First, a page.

Manhattan District Attorney Cy Vance argued in an appellate brief on Monday that he should be able to obtain President Donald Trump’s tax returns via a subpoena of a third party—namely, Trump’s finance firm—because news reports indicate that a “criminal tax fraud” investigation is warranted.
The brief filed in the U.S. Court of Appeals for the Second Circuit cited reports from The Washington Post, The Wall Street Journal, and The New York Times to provide a “snapshot” for the court of the Trump Organization’s “financial improprieties” that “could potentially violate New York law.” These articles addressed anything from Trump’s role in the hush money payments Michael Cohen paid out before the 2016 election to allegations that Trump has inflated his net worth to lenders and investors.
“These reports have identified transactions spanning more than a decade, involving individual and corporate actors who were based in New York County,” the brief said.
Vance’s office cited a menu of New York laws in an apparent attempt to convince the court that there is a there there. Put another way, Vance says the public record sufficiently debunks the president’s claims that he is merely being harassed by a county prosecutor’s fishing expedition. Note that the Manhattan DA’s office believes reporting indicates possible crimes like “criminal tax fraud” occurred:
As discussed below, such reports place sufficient notice into the public record to render the [Second Amended Complaint’s] claims implausible. In particular, if misstatements about business properties, wherever located, were conveyed from that business’s headquarters in New York to New York-based business partners, insurers, potential lenders, or tax authorities, those misstatements could establish New York crimes such as Scheme to Defraud (Penal Law § 190.65), Falsification of Business Records (Penal Law § 175.10), Insurance Fraud (Penal Law §§ 176.15-176.30), and Criminal Tax Fraud (Tax Law §§ 1803-1806), among others.
The revelation is reminiscent of a court filing from early August, in which Vance’s office spoke of a “white collar” criminal investigation of President Trump and his family business that went beyond hush money payoffs. The investigation was said to focus on a series of bombshell reports from The Washington Post about the 45th president’s alleged wealth-inflation and the Trump Organization’s alleged tax-dodging strategies—encompassing possible insurance fraud and bank fraud. On Monday, Vance argued for the first time that you can add criminal tax fraud to the pile.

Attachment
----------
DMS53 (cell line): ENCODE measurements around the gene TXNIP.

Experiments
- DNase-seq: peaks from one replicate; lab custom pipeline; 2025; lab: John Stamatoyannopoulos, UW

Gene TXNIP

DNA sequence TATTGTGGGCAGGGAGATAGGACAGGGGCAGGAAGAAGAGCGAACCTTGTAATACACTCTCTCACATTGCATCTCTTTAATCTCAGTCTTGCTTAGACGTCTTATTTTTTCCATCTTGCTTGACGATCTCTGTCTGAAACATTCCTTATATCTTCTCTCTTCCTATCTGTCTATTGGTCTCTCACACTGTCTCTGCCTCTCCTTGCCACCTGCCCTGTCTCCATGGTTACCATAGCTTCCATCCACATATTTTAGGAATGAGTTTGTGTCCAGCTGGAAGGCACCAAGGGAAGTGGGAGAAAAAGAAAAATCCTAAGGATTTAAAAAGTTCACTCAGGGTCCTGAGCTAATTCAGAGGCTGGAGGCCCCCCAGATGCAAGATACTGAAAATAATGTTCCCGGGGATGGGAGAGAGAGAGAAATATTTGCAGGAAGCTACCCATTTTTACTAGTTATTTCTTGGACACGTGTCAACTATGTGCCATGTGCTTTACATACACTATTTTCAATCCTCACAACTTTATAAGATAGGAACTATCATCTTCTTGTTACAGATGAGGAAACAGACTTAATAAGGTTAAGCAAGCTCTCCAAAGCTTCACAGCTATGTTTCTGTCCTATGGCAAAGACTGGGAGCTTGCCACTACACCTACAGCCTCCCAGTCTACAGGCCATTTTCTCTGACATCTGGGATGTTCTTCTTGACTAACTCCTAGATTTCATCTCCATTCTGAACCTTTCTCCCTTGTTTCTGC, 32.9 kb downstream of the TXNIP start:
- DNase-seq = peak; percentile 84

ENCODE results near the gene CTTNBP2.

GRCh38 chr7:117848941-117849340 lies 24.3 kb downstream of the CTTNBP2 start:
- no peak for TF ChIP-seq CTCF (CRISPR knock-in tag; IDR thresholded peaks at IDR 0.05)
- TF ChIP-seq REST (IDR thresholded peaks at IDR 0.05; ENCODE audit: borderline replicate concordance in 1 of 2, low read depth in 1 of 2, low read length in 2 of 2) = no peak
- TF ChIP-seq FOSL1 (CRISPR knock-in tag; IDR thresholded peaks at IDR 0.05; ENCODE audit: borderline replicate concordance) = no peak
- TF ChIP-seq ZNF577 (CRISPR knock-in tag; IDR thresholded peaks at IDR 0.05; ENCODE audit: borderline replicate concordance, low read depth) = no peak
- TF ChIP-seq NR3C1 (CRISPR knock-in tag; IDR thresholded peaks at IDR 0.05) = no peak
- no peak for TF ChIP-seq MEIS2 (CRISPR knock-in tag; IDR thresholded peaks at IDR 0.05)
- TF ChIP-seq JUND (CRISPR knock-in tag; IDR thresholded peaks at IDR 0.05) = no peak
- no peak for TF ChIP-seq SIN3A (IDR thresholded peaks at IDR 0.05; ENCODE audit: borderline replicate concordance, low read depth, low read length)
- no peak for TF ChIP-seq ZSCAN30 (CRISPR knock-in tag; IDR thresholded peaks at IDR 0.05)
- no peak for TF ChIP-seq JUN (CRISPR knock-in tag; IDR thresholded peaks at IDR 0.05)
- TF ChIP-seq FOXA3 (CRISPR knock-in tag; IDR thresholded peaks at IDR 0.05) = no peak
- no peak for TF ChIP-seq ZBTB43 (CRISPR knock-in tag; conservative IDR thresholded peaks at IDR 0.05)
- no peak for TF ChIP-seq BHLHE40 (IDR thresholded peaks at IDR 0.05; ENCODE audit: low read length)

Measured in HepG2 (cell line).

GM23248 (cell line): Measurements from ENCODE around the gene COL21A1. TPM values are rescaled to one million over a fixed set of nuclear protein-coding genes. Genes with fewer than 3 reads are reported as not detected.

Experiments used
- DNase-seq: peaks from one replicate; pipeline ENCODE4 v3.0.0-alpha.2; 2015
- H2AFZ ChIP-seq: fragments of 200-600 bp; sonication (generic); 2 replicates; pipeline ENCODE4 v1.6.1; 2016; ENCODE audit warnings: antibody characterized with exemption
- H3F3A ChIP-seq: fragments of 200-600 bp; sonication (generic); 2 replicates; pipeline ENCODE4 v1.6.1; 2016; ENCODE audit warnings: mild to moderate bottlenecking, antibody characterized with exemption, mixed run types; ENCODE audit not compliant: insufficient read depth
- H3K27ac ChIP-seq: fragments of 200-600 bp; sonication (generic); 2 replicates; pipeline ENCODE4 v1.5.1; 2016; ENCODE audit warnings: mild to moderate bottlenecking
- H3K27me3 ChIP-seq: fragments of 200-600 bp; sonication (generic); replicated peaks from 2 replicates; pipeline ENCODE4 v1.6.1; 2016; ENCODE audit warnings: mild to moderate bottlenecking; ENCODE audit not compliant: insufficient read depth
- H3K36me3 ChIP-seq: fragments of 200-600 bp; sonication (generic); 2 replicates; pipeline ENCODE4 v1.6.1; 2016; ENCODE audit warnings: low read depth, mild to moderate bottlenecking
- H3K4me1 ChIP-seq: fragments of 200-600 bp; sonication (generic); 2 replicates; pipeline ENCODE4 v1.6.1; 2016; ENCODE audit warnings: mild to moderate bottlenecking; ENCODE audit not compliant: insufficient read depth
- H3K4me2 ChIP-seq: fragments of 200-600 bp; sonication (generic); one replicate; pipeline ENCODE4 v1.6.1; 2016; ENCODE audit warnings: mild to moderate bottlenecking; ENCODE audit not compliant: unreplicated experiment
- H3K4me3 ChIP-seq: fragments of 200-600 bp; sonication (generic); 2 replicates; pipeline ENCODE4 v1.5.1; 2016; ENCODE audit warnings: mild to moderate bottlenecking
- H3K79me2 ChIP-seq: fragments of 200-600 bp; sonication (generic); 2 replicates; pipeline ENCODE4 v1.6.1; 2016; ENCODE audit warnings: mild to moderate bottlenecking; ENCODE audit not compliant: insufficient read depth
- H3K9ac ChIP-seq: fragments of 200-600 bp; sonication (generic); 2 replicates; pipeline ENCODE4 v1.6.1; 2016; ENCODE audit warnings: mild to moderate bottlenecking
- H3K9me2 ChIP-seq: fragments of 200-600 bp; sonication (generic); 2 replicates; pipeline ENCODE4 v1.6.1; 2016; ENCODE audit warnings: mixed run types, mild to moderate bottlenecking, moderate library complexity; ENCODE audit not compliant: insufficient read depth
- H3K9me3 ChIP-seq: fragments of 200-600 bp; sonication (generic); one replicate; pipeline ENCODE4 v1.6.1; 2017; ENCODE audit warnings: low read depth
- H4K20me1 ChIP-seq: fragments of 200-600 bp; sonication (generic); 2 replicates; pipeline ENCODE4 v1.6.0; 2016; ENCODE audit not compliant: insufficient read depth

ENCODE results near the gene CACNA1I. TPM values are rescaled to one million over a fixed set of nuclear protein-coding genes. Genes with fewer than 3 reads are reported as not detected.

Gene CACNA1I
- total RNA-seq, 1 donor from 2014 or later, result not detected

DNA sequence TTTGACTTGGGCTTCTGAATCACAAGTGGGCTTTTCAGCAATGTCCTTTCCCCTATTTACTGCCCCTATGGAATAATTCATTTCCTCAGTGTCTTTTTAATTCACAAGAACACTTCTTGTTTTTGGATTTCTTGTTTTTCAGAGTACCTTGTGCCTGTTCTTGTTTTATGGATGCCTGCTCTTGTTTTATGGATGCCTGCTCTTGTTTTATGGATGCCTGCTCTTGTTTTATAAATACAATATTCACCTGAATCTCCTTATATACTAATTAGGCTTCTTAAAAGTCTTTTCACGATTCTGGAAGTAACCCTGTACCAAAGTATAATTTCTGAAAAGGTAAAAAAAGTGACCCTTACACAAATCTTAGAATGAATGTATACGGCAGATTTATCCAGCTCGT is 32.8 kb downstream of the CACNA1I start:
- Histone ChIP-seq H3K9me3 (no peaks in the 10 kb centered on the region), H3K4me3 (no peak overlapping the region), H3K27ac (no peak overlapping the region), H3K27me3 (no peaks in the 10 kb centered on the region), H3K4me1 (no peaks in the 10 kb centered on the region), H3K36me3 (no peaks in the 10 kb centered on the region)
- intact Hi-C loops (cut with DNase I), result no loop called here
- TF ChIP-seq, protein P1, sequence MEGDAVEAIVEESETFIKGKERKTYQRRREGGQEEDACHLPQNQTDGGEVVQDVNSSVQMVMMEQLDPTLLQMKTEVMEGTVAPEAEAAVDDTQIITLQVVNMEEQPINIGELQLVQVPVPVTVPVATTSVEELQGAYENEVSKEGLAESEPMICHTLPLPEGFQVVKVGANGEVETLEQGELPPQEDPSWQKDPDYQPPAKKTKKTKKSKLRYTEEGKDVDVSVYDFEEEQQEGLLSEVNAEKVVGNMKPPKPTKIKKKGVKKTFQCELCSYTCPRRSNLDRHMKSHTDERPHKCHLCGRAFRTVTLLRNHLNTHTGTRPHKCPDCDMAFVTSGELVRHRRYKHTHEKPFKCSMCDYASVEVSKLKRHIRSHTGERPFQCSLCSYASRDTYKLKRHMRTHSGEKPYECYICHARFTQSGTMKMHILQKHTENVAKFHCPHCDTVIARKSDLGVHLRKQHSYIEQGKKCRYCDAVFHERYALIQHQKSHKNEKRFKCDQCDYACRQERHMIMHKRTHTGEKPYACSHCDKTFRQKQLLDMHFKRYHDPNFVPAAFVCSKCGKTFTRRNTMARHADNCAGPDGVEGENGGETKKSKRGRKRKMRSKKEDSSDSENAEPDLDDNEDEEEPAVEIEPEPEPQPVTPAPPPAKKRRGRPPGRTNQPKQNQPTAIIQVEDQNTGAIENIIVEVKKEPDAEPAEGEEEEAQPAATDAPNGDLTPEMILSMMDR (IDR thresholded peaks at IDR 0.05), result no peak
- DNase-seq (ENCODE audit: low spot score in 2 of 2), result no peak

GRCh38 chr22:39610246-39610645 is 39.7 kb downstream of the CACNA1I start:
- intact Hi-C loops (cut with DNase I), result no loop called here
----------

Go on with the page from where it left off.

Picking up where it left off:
Vance said that President Trump can’t survive a motion to dismiss simply by asserting generally that he’s a president under political attack.
“In essence, Appellant argues (App. Br. 34-36) that he must be allowed to go forward with his speculative claims of bad faith, no matter how implausible, because he is the President. That is not the law, and that is not how Rule 12(b)(6) works,” Vance wrote. “To survive a motion to dismiss, he must make ‘credible, particularized allegations’ of bad faith that could plausibly overcome the presumption of validity that attaches to grand jury subpoenas.”
“Through that lens, this case is a simple one. Neither the fact that the grand jury issued the narrower Trump Organization Subpoena prior to issuing the Mazars Subpoena, nor the fact that the Mazars Subpoena mirrors a congressional subpoena, reveals or permits the Court to draw a reasonable inference that the Office acted in bad faith,” he added.
The Vance subpoena stems from the DA’s ongoing grand jury investigation into the legality of hush money payments paid prior to the 2016 election, as well as aforementioned allegations of bank fraud and insurance fraud. A district court judge in New York City previously dismissed Trump’s second attempt to block enforcement of the subpoena against his personal accounting firm Mazars USA LLP, reasoning that the president did little more than reassert the “absolute immunity” argument that had already been rejected by the Supreme Court. The Supreme Court ruled in July that the president was not absolutely immune to the state criminal process.
Vance is asking the Second Circuit to affirm the district court’s judgment enforcing the subpoena.
Read the Vance brief below:
[Image via MANDEL NGAN/AFP via Getty Images, ANGELA WEISS/AFP via Getty Images]
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